The Double Standards of Slut-Shaming

So, imagine you’re a teenage boy. You’re at a concert. A really drunk girl has been flirting with you for a few minutes. All of a sudden, she offers to perform oral sex on you. Right there. In the middle of the concert. You happily accept. While she is pleasuring you, you put your hands up in the air, cheering for your lucky, lucky self. You are the epitome of “cool.” 

Now – imagine you’re a 17-year-old girl. You are at your favorite singer’s concert. You have had way too much to drink and you’re incredible intoxicated. You see a really cute guy standing nearby. You approach him and begin flirting with him. You really want him to like you, so in your drunken stupor, you offer oral sex to him. He enthusiastically says, “YES!” and so, you kneel down, unbutton his pants, and begin. You are a total slut. 

My question is – why is there such a discrepancy in the way society views both people in this scenario? Both teenagers are engaged in explicit sexual activity in public, but somehow, most people would view the girl in a more negative light than they would the boy. This picture I have painted is basically exactly what happened at an Eminem concert at Slane Castle in Ireland last month. The photographs went viral and were all over social media. Needless to say, the story got a lot of people talking. Some people were rightfully upset about the fact that these pictures were similar to (if not exactly) child pornography. More importantly to this discussion, however, is the multitude of comments made about the young girl. One tweet said, “Lesson to be learnt from #slanegirl dont give head in public ..twice ..with 80,000 people watching” [sic]. While I agree – that is great advice – my problem is the lack of similar commentary concerning the boy’s behavior. How about, “Lesson I learned from #slaneboy: Don’t take advantage of an obviously drunk girl”?

The problem is that this type of hypocrisy isn’t rare. Remember Miley’s twerking incident a few weeks ago? The entire world is upset about Miley setting a bad example to young girls (which, don’t get me wrong – I agree, she did), but what about Robin Thicke sending a terrible example to males of all generations? He’s married and yet, he finds it somehow appropriate to allow a young woman to grind on him (which he admitted that he had prior knowledge of) and sing a song that has rape-y lyrics about “blurred lines.” While Robin Thicke did, admittedly, get criticized for his performance, I think most would agree that his reputation is not permanently destroyed the way Miley Cyrus’ is.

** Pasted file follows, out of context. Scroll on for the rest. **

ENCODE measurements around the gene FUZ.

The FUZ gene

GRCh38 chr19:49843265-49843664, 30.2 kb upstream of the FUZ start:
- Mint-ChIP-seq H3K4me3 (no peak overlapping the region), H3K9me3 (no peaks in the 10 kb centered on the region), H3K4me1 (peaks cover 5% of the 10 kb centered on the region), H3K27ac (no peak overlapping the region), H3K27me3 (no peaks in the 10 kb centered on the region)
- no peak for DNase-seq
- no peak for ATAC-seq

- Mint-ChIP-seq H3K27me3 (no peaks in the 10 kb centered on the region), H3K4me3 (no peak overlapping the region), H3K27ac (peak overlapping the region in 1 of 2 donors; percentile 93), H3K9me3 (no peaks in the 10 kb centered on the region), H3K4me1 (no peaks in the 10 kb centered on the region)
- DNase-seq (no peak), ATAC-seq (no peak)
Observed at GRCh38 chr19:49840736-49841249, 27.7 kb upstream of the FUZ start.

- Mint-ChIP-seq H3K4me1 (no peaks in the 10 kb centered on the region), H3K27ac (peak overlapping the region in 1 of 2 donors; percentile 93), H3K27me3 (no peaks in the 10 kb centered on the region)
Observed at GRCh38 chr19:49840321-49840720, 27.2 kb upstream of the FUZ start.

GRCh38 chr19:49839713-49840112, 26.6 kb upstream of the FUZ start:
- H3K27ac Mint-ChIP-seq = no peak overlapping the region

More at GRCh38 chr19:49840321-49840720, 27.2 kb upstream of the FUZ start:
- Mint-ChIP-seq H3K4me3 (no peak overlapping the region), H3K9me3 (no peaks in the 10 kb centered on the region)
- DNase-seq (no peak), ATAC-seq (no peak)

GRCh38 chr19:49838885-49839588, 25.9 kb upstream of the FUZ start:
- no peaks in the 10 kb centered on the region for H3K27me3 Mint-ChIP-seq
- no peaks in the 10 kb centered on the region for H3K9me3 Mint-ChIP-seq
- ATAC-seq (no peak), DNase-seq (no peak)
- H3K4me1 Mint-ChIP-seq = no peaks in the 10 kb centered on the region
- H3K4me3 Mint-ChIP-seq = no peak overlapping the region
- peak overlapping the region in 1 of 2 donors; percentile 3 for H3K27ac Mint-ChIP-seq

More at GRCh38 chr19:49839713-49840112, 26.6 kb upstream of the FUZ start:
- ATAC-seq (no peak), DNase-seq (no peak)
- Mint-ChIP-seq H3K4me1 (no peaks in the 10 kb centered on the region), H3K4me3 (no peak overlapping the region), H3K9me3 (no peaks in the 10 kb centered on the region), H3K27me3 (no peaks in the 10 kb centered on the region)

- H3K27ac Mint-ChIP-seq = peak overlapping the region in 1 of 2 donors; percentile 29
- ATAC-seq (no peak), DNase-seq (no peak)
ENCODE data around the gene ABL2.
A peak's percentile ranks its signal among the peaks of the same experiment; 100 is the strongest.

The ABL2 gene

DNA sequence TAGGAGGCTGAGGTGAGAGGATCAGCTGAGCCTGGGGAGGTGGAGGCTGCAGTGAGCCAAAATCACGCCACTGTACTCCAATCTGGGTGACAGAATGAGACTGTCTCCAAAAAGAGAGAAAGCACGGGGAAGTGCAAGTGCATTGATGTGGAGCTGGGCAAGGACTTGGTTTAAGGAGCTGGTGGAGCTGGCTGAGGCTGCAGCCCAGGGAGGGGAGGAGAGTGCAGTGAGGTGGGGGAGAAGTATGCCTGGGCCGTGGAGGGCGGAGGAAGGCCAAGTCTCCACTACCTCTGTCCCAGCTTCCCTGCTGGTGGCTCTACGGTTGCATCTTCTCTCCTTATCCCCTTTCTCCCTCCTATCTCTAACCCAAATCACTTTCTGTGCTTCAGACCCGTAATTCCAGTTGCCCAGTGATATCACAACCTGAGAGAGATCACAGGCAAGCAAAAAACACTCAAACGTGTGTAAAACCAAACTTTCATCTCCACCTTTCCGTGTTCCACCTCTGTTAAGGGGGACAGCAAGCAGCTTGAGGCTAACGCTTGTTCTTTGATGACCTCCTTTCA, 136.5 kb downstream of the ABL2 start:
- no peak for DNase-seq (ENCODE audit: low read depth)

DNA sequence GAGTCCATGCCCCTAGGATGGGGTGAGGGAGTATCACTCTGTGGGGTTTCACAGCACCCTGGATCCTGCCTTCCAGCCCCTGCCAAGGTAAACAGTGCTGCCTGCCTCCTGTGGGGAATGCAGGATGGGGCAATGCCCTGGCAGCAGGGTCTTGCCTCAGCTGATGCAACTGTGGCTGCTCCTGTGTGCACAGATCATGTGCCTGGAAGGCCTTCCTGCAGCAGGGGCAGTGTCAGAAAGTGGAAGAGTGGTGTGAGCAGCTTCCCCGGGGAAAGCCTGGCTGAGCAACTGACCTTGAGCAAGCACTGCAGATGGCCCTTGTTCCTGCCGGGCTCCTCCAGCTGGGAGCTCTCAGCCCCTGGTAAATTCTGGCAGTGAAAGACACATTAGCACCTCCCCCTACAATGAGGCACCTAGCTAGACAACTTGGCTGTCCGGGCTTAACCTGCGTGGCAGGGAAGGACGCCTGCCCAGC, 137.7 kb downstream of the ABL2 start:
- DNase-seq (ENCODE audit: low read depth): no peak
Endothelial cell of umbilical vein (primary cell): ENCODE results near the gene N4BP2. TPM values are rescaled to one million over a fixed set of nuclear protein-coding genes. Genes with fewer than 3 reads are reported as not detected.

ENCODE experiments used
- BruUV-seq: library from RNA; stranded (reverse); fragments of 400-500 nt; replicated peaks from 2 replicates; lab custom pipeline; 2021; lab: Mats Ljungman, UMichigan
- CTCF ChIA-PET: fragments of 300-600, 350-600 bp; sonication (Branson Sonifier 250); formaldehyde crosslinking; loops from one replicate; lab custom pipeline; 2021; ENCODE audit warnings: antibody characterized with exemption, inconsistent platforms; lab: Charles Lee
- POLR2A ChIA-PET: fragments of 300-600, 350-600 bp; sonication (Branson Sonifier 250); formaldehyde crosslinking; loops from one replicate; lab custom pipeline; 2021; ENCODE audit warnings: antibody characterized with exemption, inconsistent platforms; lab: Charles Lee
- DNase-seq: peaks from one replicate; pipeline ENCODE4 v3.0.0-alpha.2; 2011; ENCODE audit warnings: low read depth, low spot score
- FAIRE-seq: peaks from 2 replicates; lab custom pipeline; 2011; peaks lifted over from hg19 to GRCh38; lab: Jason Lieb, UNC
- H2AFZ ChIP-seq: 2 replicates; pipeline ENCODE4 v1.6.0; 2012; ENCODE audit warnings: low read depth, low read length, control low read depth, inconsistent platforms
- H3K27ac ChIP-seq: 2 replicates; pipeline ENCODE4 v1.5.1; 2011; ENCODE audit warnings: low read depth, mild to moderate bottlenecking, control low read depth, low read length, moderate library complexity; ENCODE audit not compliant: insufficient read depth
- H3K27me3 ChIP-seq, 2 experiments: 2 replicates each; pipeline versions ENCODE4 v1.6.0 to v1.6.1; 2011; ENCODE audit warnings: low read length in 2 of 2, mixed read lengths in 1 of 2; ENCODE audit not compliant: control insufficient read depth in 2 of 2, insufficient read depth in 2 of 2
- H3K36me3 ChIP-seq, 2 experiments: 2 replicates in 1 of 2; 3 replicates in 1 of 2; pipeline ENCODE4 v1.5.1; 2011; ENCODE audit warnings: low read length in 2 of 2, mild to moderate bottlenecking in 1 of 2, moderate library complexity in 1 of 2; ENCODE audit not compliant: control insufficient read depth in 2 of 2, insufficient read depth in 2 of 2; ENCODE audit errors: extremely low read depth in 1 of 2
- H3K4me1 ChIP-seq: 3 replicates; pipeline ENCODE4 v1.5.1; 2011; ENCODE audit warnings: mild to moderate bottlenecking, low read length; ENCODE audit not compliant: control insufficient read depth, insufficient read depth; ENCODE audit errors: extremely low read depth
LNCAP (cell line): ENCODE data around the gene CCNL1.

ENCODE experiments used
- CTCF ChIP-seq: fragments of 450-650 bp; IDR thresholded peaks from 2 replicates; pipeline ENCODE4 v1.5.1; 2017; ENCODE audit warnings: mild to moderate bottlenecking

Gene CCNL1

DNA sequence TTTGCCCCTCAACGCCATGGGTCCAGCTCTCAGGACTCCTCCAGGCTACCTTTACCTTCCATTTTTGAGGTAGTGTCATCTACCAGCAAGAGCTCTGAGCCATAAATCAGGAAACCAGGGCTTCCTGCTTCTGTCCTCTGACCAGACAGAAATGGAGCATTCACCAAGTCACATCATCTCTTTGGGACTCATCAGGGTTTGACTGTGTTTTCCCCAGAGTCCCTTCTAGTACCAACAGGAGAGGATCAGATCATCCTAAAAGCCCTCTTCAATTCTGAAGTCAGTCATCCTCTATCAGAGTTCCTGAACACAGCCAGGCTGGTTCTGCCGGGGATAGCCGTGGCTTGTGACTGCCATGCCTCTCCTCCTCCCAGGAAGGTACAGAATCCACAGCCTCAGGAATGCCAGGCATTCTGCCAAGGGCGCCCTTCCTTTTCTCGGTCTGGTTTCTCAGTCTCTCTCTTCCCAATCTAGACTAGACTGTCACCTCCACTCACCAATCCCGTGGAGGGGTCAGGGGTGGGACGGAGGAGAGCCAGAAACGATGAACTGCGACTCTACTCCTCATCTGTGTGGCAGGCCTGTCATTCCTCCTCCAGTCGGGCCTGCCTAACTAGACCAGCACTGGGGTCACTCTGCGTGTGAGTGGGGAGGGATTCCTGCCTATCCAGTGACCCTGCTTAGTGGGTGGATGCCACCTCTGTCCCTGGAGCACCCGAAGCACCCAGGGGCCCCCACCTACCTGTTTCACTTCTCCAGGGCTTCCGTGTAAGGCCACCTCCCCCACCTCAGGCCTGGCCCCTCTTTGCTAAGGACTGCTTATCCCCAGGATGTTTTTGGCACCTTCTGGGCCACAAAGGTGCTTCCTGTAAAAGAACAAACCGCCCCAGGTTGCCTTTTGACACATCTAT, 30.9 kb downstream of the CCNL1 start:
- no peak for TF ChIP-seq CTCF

All of this relates to a concept in feminist philosophy called, “slut-shaming.” Basically, this term refers to making women feel guilty or inferior for certain sexual behaviors or desires that deviate from traditional gender expectations. Slut-shaming is the phenomenon that exists when women are “sluts” when they dress provocatively, request birth control, or have premarital sex – but men are not judged in the same manner for behaving in a way that indicates they desire sex, or when they buy condoms or have premarital sex.

I’d like to know what the readers think – why is there this discrepancy in the way we view sexuality in women and men? And what can we do to fix this problem?

Ashley Pierce

About Ashley Pierce

Ashley Pierce is a third year student at the University of Houston Law Center. She received a Bachelor of Arts in Psychology from Houston Baptist University in 2010. While she was in college, she worked with a non-profit organization called Ambassadors for Christ that partnered at-risk youth with college students to serve as positive influences. During her first summer as a law student, Ashley worked in employment discrimination law with Bashen Corporation, in order to expand her horizons and see a completely different side of the legal world. During her second summer, she worked as a law clerk with Lilly, Newman & Van Ness, L.L.P., a family law firm. She will continue working there during her third year of law school. Ashley has always been passionate about helping children and families and she has a genuine interest in the intersection of psychology and the law. This year, she is looking forward to learning more about amicus work and she plans on focusing her research and writing on the "best interest" standard as it is applied to children.

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